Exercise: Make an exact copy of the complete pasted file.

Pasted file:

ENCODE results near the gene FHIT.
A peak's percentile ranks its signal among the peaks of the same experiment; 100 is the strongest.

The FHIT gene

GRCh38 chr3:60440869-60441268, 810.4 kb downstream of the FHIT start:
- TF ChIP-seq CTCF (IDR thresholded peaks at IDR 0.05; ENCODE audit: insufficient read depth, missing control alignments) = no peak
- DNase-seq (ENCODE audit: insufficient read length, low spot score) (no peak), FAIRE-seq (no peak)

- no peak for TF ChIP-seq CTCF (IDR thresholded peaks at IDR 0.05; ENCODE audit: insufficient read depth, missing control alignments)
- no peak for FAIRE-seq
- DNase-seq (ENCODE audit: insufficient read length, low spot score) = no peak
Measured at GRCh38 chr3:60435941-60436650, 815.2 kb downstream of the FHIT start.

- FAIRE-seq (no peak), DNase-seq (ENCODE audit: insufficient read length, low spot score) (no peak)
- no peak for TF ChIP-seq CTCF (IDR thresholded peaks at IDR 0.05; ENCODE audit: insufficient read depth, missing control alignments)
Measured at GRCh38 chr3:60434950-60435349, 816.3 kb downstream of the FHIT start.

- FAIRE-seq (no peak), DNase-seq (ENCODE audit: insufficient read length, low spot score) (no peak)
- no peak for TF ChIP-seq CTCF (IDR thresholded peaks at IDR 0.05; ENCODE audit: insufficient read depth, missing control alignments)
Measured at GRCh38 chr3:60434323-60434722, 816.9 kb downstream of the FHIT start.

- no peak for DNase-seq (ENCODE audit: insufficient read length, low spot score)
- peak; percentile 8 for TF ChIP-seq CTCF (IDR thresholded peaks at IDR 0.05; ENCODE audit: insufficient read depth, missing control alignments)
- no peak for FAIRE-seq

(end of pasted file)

ENCODE results near the gene FHIT.
A peak's percentile ranks its signal among the peaks of the same experiment; 100 is the strongest.

The FHIT gene

GRCh38 chr3:60440869-60441268, 810.4 kb downstream of the FHIT start:
- TF ChIP-seq CTCF (IDR thresholded peaks at IDR 0.05; ENCODE audit: insufficient read depth, missing control alignments) = no peak
- DNase-seq (ENCODE audit: insufficient read length, low spot score) (no peak), FAIRE-seq (no peak)

- no peak for TF ChIP-seq CTCF (IDR thresholded peaks at IDR 0.05; ENCODE audit: insufficient read depth, missing control alignments)
- no peak for FAIRE-seq
- DNase-seq (ENCODE audit: insufficient read length, low spot score) = no peak
Measured at GRCh38 chr3:60435941-60436650, 815.2 kb downstream of the FHIT start.

- FAIRE-seq (no peak), DNase-seq (ENCODE audit: insufficient read length, low spot score) (no peak)
- no peak for TF ChIP-seq CTCF (IDR thresholded peaks at IDR 0.05; ENCODE audit: insufficient read depth, missing control alignments)
Measured at GRCh38 chr3:60434950-60435349, 816.3 kb downstream of the FHIT start.

- FAIRE-seq (no peak), DNase-seq (ENCODE audit: insufficient read length, low spot score) (no peak)
- no peak for TF ChIP-seq CTCF (IDR thresholded peaks at IDR 0.05; ENCODE audit: insufficient read depth, missing control alignments)
Measured at GRCh38 chr3:60434323-60434722, 816.9 kb downstream of the FHIT start.

- no peak for DNase-seq (ENCODE audit: insufficient read length, low spot score)
- peak; percentile 8 for TF ChIP-seq CTCF (IDR thresholded peaks at IDR 0.05; ENCODE audit: insufficient read depth, missing control alignments)
- no peak for FAIRE-seq